But as I stopped at the Texas Library Association’s (TLA) table and perused a yellow handout entitled “2009 Tayshas Annotated Reading List,” a book list compiled by public and school librarians from the Young Adult Round Table (YART), I noticed precious few Latino authors or subjects. In fact, as I counted and reread the book summaries (later confirmed by studying the books online at booksellers), only three were by or about Latinos. Three out of 68 young adult books recommended by TLA.
This fact was disturbing enough, but then I walked to the panel on the Tomás Rivera Children’s Book Awards, with Benjamin Saenz (He Forgot to Say Goodbye) and Carmen Tafolla (The Holy Tortilla and a Pot of Beans), and previous winner Francisco Jiménez. Saenz’s and Tafolla’s award-winning books are aimed at young adults. Both authors are from Texas. Both books are published in the time period covered by the TLA list, 2007-2008. And both books are excluded from the list. (Margarita Engle’s The Surrender Tree (a Newbury Honor book) and Oscar Hijuelos’s Dark Dude (Starred review from Booklist) are also not on the TLA list, and that's just a cursory look at 2008.)
As I sat listening to the panelists talk about fighting to have Mexican-American literature included in the canon of American literature, as I heard them talk about their struggles to reach young Latinos with stories that reflect their lives, I admired the careful words of Saenz, Tafolla, and Jiménez at the same time that I seethed at the TLA. What was going on here? The juxtaposition between what the TLA was peddling at their table and the Tomás Rivera panel was jarring.
My anger burst out during conversations at the Texas Book Festival, and I asked for explanations. One well-known Texas writer said it was the “morality police” mentality of certain Texas librarians, who enforced their morality more strictly with anything Latino, a sophisticated kind of ethnic discrimination. A Texas librarian said it had to do with the YART panel itself, who was on it, who recommended books, but even she was surprised the TLA list contained only three books by or about Latinos. “That’s pathetic,” she said.
Indeed, it is. Latinos comprise about half the current students enrolled in Texas K-12 schools. When we or the media decry the high Hispanic high school drop-out rates, are we also training school administrators to be bilingual? Welcoming non-English-speaking parents to become involved in the schooling of their children is essential. I know my mother did not feel, nor was she ever treated, like an alien when she went to talk to my teachers or the principal at South Loop School. Why? They spoke Spanish, even the güeritos who were not Latinos. But that was El Paso. What about Houston, east Texas, the Panhandle?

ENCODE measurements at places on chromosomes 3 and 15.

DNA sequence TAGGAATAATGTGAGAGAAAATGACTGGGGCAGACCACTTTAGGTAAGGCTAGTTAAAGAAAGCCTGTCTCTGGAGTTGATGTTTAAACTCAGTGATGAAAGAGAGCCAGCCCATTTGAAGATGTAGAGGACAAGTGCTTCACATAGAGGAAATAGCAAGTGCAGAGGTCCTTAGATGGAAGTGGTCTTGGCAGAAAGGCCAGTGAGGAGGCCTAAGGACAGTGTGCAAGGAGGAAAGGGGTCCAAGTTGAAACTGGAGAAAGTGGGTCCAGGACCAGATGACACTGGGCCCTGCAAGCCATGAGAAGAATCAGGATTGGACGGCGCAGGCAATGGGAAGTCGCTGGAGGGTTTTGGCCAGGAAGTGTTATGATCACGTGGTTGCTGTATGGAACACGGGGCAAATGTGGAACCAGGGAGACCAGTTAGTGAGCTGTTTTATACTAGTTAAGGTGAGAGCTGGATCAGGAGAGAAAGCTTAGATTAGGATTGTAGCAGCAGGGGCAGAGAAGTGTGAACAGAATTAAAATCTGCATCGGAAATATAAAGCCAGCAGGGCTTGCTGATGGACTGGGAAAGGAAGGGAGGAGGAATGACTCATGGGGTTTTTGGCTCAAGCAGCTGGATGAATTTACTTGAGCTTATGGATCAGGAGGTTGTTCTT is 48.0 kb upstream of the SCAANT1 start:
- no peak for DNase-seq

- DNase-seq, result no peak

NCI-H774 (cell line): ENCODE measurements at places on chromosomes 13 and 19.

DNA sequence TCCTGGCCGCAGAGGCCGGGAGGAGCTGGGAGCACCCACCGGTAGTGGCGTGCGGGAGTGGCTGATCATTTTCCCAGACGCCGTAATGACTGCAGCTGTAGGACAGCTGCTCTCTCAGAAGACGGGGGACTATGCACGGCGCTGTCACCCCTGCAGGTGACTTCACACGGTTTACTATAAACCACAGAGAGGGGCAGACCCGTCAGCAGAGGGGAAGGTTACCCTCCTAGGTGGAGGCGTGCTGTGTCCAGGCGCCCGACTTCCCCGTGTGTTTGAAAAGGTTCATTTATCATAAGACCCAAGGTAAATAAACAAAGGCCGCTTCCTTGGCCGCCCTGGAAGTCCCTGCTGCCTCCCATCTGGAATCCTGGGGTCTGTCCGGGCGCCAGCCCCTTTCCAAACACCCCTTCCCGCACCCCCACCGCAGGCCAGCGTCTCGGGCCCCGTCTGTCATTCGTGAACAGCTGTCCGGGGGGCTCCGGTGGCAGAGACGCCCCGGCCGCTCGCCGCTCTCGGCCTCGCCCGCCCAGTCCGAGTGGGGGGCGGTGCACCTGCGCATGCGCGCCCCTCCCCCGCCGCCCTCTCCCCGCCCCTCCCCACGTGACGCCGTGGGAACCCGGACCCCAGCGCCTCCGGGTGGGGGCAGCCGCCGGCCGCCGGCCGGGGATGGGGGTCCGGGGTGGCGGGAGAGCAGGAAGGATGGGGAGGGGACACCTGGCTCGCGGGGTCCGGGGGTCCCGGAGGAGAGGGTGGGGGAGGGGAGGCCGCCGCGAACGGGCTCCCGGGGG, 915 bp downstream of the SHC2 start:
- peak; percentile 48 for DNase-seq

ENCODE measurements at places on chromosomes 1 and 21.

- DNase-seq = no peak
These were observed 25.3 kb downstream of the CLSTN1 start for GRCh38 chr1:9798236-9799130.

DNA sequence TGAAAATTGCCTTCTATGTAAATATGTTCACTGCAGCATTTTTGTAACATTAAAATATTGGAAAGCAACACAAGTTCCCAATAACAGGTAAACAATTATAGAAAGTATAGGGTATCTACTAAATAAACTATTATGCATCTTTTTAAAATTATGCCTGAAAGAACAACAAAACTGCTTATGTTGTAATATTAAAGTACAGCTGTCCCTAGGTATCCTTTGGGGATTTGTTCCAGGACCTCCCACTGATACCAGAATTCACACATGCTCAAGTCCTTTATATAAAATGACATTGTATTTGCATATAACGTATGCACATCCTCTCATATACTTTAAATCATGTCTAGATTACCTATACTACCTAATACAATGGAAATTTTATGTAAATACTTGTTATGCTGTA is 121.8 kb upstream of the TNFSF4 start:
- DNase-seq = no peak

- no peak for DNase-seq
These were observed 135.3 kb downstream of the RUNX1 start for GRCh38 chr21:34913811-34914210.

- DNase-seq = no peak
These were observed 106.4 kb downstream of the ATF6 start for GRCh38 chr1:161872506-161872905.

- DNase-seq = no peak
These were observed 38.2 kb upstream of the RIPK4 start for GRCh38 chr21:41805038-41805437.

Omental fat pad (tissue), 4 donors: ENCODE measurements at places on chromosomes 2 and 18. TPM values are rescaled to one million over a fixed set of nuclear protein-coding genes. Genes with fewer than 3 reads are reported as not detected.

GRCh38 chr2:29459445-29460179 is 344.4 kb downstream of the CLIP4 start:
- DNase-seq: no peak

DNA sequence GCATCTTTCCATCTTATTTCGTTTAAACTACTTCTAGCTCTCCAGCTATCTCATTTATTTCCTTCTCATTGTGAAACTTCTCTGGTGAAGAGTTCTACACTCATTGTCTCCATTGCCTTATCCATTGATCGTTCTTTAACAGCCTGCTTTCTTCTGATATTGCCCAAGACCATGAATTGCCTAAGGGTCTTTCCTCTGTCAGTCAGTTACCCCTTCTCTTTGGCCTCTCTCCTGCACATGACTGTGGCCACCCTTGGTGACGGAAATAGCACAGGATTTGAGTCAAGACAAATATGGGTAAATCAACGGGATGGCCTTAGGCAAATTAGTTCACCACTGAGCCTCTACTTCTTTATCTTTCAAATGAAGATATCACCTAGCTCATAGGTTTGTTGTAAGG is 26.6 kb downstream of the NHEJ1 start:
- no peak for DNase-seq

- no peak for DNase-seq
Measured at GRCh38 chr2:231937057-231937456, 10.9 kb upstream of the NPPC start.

When we complain about low Hispanic high school test scores, are we also providing reading lists that inspire kids throughout their schooling, books that say the stuff of their lives is real literature? The School Library Journal said of Carmen Tafolla’s book: “This collection will be sought after by both teens and teachers looking for strong characters and an eloquent voice in Chicana literature. While regional appeal will certainly drive purchase of this book, libraries looking to diversify and modernize their story collections will also want to consider adding this worthy title.” But apparently not in Texas, if the TLA has any say-so about it.
The issue is not creating an ‘affirmative action’ literary list. That’s a great way to put down Latino literature while pretending to help it. We do have high quality literature, by any standard, by national standards, in the Latino community. We have writers who are craftsmen, who are highly educated, who are creating stories that win national awards and sell hundreds of thousands of copies.